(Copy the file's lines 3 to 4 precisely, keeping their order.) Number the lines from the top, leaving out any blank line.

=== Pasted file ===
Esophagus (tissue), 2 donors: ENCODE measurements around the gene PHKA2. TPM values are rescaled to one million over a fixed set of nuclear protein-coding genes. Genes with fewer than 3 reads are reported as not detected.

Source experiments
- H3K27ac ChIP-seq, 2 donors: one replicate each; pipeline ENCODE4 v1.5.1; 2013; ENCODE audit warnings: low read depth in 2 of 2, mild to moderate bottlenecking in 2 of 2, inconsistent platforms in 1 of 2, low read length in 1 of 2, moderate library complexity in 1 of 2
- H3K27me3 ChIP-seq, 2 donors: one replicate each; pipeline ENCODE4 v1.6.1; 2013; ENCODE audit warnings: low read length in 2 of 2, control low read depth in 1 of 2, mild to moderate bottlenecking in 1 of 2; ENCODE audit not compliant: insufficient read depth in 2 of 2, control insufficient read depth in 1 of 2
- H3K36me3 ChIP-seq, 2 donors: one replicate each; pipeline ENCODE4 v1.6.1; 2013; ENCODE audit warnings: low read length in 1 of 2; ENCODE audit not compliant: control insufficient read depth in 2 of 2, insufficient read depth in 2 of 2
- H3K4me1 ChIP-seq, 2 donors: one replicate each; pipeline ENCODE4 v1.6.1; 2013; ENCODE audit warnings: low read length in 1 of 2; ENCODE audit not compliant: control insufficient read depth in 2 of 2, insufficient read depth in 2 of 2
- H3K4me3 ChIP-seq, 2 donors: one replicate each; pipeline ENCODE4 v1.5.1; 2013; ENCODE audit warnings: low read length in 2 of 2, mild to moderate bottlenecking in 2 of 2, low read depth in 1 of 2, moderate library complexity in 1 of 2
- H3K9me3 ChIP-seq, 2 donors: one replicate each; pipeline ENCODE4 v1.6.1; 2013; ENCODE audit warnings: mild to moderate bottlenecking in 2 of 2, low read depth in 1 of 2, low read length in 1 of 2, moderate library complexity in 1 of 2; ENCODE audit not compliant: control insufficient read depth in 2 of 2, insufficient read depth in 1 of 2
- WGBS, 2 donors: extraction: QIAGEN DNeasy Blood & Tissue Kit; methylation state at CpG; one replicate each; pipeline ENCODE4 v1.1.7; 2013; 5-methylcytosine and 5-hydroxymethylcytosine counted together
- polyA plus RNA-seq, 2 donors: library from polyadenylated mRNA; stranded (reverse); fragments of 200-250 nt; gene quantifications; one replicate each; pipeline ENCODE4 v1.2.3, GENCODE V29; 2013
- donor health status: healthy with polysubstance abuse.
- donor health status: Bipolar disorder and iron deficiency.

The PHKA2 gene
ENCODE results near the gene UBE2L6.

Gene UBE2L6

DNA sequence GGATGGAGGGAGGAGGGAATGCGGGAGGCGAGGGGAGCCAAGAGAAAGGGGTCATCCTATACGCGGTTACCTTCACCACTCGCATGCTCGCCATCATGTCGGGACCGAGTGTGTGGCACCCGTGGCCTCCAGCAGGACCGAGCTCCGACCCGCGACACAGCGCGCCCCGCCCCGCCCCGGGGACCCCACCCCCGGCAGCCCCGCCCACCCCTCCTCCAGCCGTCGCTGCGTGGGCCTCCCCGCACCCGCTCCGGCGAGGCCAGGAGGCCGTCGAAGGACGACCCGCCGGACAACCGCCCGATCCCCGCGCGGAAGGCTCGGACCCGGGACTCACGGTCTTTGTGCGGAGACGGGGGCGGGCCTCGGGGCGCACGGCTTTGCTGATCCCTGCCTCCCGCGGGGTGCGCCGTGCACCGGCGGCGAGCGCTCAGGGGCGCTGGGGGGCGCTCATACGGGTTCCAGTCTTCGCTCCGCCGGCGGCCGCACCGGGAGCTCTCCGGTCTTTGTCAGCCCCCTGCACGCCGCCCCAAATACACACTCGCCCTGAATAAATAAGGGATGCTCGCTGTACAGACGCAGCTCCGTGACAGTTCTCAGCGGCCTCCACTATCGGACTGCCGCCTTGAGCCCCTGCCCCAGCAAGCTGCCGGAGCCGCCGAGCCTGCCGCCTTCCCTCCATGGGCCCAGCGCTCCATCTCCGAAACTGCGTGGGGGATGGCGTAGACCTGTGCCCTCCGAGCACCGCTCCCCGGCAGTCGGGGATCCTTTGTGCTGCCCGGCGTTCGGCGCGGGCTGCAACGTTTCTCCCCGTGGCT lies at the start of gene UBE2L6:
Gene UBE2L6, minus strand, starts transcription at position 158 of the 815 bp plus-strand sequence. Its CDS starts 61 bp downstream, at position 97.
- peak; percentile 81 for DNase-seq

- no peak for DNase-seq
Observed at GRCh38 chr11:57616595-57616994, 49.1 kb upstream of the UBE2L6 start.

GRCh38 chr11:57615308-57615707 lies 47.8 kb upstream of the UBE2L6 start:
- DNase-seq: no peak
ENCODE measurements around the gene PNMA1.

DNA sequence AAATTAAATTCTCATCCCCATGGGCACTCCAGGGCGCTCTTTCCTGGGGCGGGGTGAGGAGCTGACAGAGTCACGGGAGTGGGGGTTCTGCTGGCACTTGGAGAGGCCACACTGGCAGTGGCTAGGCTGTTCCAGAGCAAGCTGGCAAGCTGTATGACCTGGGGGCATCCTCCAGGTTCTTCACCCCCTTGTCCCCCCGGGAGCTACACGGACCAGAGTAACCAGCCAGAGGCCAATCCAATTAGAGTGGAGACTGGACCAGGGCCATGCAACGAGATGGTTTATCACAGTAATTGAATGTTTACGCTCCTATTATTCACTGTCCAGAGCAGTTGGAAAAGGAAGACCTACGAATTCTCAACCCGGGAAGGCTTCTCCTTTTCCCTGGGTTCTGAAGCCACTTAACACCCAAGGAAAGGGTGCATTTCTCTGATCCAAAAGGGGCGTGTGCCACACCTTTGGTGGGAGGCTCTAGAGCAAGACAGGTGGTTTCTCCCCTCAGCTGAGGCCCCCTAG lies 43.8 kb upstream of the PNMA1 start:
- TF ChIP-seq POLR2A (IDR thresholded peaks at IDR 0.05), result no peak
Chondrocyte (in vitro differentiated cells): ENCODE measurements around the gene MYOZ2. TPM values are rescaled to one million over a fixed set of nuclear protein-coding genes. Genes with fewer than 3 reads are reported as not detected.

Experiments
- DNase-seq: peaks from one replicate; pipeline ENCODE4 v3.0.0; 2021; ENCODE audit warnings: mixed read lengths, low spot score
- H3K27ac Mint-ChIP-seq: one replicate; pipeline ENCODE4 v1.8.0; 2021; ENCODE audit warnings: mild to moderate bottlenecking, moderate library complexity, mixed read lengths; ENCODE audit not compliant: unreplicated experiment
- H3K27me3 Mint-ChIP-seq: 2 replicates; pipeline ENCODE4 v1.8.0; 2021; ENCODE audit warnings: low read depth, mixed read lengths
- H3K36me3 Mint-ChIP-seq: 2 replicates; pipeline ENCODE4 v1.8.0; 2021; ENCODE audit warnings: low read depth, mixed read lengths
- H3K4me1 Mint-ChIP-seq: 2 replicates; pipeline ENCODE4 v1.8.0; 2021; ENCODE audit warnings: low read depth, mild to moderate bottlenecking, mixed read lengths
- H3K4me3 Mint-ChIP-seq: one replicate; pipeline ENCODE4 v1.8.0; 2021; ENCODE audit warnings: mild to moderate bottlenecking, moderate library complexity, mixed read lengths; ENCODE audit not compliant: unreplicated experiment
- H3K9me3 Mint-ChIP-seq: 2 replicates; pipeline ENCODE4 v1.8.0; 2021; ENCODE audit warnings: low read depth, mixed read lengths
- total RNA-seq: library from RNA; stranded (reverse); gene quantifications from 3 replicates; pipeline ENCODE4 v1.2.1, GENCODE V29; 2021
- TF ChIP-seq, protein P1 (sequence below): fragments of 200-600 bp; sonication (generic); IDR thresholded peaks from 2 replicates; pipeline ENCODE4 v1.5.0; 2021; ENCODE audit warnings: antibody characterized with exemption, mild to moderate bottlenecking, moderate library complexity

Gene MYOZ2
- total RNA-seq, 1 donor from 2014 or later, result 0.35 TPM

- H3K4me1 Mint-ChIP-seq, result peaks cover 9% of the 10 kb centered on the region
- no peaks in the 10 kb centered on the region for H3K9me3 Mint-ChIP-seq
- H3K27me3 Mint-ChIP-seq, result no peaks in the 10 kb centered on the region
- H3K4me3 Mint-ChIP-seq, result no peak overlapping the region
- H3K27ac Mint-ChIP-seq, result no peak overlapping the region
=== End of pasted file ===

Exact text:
- H3K27ac ChIP-seq, 2 donors: one replicate each; pipeline ENCODE4 v1.5.1; 2013; ENCODE audit warnings: low read depth in 2 of 2, mild to moderate bottlenecking in 2 of 2, inconsistent platforms in 1 of 2, low read length in 1 of 2, moderate library complexity in 1 of 2
- H3K27me3 ChIP-seq, 2 donors: one replicate each; pipeline ENCODE4 v1.6.1; 2013; ENCODE audit warnings: low read length in 2 of 2, control low read depth in 1 of 2, mild to moderate bottlenecking in 1 of 2; ENCODE audit not compliant: insufficient read depth in 2 of 2, control insufficient read depth in 1 of 2